Sales reps in small firms often have to do much of their own work. They do their own prospecting, conversions, and account maintenance, and they have to keep track of a lot of things. When a prospect says “I want to cancel,” we find ourselves questioning our decisions and wondering where we went wrong.
On today’s episode of The Sales Evangelist, we share the story of one of our TSE Hustler’s League members who faced this very issue.
One of his marketing customers inexplicably cancelled the contract with him, and he was left wondering why.
When their business relationship began, they started from scratch. He created directories and set up an email platform to encourage customers to review her business.
In the midst of their efforts, the customer had a baby, so she was sometimes slow to respond to his need for information.
He set up tags in her emails so she could track her leads and prospects, and he set up her Google to sync with her CRM.
When it became apparent that she wasn’t very familiar with her own CRM, he learned the system himself so he could help her.
She told him she was happy with the emails he generated for her, and she referred him to other people. She even updated her credit card information with him.
Then, one month later, she cancelled.
When one of our members steps into the hotseat as part of TSE Hustler’s League, we first respond to the challenge by asking questions.
The client told him that she didn’t feel like she had seen any results from their partnership. He hadn’t met with her or spoken to her over the phone, and there weren’t any guarantees or metrics within the contract.
At this point in the Hustler’s League, we would typically provide our suggestions, and we’ll get to that on next week’s episode.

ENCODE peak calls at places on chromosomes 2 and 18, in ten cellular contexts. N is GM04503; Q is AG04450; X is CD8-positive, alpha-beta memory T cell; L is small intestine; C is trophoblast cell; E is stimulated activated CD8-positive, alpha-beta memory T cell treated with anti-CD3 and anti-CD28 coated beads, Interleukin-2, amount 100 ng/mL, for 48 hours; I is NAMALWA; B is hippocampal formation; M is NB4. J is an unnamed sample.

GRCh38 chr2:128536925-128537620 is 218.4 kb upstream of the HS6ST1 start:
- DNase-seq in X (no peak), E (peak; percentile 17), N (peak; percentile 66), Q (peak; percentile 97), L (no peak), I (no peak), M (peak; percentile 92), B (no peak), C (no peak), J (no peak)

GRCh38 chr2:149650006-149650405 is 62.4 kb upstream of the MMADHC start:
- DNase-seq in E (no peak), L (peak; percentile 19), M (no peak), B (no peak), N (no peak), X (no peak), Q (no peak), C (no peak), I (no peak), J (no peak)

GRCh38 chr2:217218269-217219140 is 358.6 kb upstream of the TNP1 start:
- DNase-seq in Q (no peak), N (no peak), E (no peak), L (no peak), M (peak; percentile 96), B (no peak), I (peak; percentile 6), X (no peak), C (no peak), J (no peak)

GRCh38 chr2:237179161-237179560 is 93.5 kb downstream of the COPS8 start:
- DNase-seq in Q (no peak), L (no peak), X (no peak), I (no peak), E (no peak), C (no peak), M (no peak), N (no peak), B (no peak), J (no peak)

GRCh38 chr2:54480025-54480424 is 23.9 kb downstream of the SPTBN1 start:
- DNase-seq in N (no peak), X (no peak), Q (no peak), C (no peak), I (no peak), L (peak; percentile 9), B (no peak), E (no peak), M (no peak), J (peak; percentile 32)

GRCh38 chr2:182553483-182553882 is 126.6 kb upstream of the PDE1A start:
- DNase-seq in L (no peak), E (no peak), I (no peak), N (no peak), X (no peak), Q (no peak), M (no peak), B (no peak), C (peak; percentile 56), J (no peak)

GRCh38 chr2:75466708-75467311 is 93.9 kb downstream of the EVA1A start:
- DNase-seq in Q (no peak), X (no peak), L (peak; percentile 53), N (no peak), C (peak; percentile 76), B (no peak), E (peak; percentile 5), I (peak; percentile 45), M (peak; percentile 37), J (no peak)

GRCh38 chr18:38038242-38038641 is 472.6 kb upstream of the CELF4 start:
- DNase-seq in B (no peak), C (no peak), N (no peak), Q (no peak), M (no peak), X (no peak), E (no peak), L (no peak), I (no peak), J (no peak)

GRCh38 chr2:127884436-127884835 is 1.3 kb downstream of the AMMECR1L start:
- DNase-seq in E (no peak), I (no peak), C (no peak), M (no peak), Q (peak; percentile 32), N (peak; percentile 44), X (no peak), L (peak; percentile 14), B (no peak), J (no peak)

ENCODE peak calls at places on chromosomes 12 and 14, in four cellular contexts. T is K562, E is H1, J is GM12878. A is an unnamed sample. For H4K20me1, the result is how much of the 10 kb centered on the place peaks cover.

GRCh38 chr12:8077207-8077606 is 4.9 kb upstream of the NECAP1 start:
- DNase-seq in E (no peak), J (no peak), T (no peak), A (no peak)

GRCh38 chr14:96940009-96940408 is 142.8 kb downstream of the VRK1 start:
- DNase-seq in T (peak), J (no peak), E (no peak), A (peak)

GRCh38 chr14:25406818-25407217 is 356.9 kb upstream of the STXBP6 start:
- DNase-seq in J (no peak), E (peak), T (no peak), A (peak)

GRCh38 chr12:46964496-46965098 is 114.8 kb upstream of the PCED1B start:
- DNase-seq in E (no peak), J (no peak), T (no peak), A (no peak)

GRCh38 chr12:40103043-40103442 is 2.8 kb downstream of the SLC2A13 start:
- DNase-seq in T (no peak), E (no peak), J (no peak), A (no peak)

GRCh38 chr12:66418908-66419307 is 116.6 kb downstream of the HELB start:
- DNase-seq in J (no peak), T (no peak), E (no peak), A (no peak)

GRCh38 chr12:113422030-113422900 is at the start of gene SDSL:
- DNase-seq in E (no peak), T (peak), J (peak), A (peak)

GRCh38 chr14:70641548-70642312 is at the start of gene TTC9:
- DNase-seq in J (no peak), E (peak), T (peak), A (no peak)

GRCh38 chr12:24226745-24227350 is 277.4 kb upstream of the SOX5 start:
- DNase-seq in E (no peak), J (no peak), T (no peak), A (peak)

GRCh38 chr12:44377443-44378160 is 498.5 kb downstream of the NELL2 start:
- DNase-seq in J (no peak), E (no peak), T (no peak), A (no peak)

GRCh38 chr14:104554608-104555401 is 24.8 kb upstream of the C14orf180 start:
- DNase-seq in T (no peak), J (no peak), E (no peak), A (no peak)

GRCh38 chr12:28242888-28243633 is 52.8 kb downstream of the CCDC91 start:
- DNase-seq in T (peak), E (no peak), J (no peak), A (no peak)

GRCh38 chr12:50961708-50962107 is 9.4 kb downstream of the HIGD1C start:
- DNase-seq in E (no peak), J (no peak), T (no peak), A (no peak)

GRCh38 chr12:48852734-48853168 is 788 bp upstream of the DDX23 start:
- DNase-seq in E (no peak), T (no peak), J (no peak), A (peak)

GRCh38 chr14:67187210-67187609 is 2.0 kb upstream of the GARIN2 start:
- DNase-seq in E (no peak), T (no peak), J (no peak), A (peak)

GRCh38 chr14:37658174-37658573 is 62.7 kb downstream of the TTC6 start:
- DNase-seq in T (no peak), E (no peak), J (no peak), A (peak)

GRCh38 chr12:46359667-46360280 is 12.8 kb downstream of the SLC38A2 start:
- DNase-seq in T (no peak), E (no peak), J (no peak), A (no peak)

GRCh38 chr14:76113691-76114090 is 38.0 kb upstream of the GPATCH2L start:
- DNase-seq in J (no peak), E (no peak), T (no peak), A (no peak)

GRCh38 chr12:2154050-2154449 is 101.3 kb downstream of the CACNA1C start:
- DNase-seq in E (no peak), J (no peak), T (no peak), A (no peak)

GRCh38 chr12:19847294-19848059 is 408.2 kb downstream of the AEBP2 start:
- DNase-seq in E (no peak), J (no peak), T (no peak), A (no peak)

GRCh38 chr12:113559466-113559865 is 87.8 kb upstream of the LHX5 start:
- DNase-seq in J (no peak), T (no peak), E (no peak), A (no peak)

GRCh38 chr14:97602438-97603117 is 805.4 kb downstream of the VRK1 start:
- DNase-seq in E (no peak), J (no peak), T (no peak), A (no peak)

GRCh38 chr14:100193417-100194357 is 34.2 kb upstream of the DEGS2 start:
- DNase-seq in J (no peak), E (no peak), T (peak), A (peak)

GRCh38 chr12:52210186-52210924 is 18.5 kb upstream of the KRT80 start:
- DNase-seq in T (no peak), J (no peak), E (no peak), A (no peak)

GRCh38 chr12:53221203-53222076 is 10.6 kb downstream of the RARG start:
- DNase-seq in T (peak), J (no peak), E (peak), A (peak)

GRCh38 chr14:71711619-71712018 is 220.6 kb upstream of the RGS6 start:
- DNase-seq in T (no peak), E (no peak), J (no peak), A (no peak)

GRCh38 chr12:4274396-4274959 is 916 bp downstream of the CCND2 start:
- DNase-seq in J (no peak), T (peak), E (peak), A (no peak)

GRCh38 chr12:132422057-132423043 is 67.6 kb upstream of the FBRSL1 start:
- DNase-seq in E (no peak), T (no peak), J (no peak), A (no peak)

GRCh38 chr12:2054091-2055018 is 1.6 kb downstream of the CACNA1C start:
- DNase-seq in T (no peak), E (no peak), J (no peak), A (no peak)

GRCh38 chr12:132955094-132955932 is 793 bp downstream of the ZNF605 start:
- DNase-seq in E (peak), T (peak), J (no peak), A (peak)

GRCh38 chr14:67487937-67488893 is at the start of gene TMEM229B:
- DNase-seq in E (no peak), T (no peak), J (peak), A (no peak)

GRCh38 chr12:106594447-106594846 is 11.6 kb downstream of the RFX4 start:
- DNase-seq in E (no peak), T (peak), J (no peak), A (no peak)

Today, though, I am asking for your feedback. What would you recommend he do in this situation? How would you respond?
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Nobody wants to lose anything of course. But do you care more about losing something rather than actually gaining something? This is something you need to think about if you want to achieve success in sales.
In last week’s episode, I mentioned that 74% of executives indicate that they give their business to the company that established buying visions as opposed to 26% who do a side-by-side comparison.
Today, we talk about value-building to establish what has been shared last week. One of the things our community members in TSE Hustler’s League wanted to focus on more was ways they can improve their ability to express value to their prospect.
See, if you’re closing only one out of five leads for example, there’s something really, really wrong.
Here are the highlights of today’s episode:
What is Loss Aversion?
It means being afraid of losing things more so than you care about gaining something. So you would rather not lose money than worry about gaining it.
People are 2x as motivated to change a behavior or make a decision to avoid a loss as they are to achieve a gain.
And this concept of loss aversion is common among many of us, including your prospects. Therefore, it is your job as a sales professional or entrepreneur to create that buying vision within your prospects so they can gain more success and generate more money.
What’s causing them to not move forward? What’s hindering them from being successful? Typically, the status quo of clients is that they’re losing out on opportunities.
This is where the idea of insight comes from where you bring more to the table something prospects may not know already. Show them and establish that this is not working. This is where they’re losing money. And this is where you need to fix things.
Obviously, your goal is to help them make money but it’s going to jump to them more if you can establish the loss, the loopholes, or the leaks within their company.
Share a story that can validate this. This helps your client create a buying vision by creating a picture in their head as to how their pain point can concretely affect them. Establish the loss. What are they losing right now by staying in their status quo. Help your prospect recognize their loss.
Today’s Major Takeaway:
Nothing ever worthwhile is ever easy. If you want to stand out, be different. Bring something to the table. Bring value and don’t look like your competitors.
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